TIF: Yom Hazikaron

TIF: Yom Hazikaron

Eden Jablon

Staff Writer

Reporting from Israel – Before Tiferet, I thought of Memorial Day as fireworks, barbeques, and swimming. It was the day when I woke up early so I could check the sales, the day it became fashionable to wear white again.

In Israel, Yom Hazikaron unfolds in a way I never really understood before. I knew it was a day to remember fallen soldiers. I learned about the siren in school, about how people stop their daily routines and the whole country remains silent for those few minutes. Here in Israel, I saw first hand how much this day means to people.

Israeli soldiers 1

The first siren went off as all of Hod Hasharon was gathered for a Yom Hazikaron ceremony. Over a thousand people, most of us sitting on steps or in the aisles, stood up in silence. I’ll never forget the look on a mother’s face when she silenced her talking kids. Great respect for Yom Hazikaron is ingrained from childhood.

There were women and men crying. I saw people my age crying with their families, and I realized how connected everyone is to this land, because it was the land their family had fought and died for. Even though we had the option of sitting, Milken students stayed standing for every name called.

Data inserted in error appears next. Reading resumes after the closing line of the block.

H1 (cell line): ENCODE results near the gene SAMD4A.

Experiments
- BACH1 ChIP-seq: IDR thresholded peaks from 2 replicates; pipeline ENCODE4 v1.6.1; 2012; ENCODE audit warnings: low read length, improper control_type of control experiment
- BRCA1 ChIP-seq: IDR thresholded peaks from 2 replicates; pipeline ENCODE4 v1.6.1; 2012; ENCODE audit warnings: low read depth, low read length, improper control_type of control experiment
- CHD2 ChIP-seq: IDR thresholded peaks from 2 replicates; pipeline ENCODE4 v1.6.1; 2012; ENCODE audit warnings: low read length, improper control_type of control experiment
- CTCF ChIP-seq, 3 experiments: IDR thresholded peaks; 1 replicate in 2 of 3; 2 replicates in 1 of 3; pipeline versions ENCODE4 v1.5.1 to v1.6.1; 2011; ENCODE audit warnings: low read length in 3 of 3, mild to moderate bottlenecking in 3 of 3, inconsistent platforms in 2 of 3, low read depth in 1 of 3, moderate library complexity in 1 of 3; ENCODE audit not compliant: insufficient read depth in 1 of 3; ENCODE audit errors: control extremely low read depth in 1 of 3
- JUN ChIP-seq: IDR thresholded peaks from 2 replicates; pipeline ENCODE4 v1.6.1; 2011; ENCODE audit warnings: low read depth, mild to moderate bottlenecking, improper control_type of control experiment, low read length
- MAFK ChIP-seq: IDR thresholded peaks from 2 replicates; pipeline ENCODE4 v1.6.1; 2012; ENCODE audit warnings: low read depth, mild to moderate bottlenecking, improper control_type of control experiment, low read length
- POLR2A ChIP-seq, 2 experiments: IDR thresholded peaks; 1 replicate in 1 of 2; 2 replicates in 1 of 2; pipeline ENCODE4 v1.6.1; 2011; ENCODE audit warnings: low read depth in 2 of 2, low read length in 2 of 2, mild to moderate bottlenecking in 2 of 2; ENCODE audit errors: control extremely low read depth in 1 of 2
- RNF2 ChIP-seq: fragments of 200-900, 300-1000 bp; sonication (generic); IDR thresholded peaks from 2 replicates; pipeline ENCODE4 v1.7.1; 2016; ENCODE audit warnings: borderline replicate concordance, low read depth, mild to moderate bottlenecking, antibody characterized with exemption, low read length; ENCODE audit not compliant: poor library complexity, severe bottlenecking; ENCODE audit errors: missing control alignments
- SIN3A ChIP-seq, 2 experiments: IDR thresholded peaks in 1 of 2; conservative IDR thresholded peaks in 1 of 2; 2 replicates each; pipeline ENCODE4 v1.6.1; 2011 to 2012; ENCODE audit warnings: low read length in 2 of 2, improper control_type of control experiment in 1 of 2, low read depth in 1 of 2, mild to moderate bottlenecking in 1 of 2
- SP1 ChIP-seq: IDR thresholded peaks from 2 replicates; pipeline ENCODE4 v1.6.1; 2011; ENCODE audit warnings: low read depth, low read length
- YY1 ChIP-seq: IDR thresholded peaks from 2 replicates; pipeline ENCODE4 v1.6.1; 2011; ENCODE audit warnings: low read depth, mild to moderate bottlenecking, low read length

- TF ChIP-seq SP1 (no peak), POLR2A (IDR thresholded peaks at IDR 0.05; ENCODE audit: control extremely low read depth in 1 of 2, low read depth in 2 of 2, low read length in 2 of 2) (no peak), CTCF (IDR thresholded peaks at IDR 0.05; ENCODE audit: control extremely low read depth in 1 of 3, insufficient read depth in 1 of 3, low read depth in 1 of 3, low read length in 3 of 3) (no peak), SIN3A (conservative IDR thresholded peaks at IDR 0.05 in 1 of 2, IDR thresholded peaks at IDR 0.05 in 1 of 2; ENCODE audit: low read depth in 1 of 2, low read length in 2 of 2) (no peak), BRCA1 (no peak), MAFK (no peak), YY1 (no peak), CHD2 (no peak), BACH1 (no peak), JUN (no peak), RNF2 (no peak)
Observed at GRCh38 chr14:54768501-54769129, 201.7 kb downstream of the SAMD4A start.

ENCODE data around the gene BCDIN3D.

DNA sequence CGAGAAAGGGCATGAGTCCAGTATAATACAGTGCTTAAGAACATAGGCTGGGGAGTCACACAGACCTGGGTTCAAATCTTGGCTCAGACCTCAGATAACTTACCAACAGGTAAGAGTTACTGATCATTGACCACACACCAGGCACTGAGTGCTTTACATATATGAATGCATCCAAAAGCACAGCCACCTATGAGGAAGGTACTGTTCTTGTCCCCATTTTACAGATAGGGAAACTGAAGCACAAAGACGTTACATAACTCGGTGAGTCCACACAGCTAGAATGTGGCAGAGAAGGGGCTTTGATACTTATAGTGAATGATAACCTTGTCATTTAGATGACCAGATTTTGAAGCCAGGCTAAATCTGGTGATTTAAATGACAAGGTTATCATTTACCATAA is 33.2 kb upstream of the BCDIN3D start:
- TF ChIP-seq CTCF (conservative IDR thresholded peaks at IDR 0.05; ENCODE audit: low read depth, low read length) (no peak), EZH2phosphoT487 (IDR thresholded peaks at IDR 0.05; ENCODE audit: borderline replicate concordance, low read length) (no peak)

Israeli soldierThe next part of the ceremony was singing, and then they began to read the names. Every soldier from Hod Hasharon that died defending the state since 1932 was paid respect. I have no way of knowing how many died. I thought about the soldiers at first, but soon began to notice the faces around me. There were women and men crying. I saw people my age crying with their families, and I realized how connected everyone is to this land, because it was the land their family had fought and died for. Even though we had the option of sitting, Milken students stayed standing for every name called.

We learned about Michael Levin the next day, which helped us forge a greater understanding of this experience. He was from America, and died to save the rest of his unit from a grenade. I don’t know if I would ever have the courage to do something like that, yet that is the choice that Israeli soldiers are faced with daily.

During the school ceremony the next day, I thought about Michael during the siren. I thought about Yom Hazikaron in general, and tried to consider the story behind every single person who has died.

Memorial Day in America is fun. I know a few people who try to consider the soldiers, but they are certainly a minority. I have every intention of joining that minority next Memorial Day, and never forgetting the sacrifices of soldiers and the pain of their families.

Photos by Samantha Simon.